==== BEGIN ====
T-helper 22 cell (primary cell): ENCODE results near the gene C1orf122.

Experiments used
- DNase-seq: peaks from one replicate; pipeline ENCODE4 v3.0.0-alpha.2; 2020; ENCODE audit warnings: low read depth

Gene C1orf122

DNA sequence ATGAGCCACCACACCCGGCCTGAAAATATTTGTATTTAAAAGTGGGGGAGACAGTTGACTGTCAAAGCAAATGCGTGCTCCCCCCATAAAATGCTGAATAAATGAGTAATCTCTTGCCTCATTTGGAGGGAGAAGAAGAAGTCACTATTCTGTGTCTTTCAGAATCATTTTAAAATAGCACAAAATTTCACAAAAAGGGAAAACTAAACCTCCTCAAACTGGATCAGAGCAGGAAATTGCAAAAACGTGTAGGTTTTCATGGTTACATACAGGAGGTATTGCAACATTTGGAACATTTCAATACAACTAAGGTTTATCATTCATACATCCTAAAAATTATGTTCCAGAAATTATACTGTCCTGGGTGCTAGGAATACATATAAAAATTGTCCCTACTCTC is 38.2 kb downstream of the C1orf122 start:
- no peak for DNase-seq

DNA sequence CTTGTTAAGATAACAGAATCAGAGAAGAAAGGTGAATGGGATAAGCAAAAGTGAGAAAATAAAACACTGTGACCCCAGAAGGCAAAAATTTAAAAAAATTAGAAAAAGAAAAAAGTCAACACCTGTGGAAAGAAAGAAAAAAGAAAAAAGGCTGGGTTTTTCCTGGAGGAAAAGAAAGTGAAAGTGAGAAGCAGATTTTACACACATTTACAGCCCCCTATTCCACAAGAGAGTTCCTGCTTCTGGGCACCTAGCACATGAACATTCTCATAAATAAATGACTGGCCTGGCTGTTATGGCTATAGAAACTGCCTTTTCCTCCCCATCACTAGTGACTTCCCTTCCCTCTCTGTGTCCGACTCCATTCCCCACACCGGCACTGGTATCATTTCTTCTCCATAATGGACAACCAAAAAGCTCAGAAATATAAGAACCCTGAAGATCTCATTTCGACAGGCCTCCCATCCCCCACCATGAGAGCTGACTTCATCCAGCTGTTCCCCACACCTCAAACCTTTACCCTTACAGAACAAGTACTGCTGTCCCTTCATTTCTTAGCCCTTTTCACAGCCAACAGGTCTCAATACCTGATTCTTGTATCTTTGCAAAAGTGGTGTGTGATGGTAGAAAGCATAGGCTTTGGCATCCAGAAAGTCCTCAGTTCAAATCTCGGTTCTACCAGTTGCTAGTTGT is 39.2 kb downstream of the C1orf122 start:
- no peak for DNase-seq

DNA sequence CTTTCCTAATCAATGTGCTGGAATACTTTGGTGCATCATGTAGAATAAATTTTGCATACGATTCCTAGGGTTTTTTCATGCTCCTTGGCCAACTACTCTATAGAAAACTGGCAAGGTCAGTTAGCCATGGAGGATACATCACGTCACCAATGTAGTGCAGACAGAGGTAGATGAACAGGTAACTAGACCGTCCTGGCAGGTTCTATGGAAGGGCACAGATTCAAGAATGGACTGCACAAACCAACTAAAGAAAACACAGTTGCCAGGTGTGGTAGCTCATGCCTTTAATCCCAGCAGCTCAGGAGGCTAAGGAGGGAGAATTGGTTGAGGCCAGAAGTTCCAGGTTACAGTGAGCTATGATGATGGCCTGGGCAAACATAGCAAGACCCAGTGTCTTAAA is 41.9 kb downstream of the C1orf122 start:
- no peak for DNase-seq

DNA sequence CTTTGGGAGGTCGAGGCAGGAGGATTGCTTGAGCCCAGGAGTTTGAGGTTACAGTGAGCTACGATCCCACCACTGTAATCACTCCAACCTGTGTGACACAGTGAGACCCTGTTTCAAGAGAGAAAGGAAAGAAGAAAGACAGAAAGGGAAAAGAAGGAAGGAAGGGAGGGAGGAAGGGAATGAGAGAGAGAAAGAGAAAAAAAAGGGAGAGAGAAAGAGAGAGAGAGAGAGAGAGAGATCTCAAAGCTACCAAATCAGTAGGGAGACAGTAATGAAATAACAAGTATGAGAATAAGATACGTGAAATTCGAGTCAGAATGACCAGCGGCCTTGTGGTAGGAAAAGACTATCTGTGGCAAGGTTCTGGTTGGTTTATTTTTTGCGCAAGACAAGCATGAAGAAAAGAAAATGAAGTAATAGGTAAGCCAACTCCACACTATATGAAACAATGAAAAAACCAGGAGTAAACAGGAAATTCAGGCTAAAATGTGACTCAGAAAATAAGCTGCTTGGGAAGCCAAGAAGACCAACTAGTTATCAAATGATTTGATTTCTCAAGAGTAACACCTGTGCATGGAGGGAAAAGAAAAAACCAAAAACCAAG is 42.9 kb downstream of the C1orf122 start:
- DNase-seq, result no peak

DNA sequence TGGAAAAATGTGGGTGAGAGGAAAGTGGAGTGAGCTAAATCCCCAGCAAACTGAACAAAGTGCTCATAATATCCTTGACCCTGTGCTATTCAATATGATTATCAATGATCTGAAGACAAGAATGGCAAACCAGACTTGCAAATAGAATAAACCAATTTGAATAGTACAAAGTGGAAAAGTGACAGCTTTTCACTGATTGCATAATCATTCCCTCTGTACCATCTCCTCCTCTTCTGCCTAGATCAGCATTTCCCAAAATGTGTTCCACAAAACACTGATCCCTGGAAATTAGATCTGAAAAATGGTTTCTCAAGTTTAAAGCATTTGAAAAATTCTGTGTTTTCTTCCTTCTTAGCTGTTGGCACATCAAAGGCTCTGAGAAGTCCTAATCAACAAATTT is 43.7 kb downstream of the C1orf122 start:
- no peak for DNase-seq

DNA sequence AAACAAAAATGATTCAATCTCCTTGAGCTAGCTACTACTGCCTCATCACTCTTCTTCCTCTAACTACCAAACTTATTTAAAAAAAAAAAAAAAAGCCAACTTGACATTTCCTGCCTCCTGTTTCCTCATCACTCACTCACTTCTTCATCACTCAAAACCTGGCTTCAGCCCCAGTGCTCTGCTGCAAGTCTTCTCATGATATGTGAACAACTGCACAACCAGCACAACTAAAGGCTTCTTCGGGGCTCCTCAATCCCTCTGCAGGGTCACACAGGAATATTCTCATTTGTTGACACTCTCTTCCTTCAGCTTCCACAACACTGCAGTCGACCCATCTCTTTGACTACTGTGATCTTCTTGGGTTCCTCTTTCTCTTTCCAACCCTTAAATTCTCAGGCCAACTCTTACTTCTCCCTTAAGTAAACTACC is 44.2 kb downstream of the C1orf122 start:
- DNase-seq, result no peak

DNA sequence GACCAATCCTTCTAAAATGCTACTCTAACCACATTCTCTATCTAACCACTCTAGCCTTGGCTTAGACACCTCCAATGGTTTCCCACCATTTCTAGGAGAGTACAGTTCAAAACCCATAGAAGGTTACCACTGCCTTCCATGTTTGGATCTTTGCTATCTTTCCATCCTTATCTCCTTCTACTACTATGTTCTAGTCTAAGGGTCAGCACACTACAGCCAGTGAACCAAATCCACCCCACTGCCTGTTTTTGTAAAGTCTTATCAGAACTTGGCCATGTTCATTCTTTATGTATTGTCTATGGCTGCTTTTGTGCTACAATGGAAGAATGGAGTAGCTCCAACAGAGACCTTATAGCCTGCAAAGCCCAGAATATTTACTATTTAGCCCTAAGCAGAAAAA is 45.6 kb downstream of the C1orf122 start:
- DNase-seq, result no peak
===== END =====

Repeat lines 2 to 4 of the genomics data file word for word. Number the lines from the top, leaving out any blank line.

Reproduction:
Experiments used
- DNase-seq: peaks from one replicate; pipeline ENCODE4 v3.0.0-alpha.2; 2020; ENCODE audit warnings: low read depth

Gene C1orf122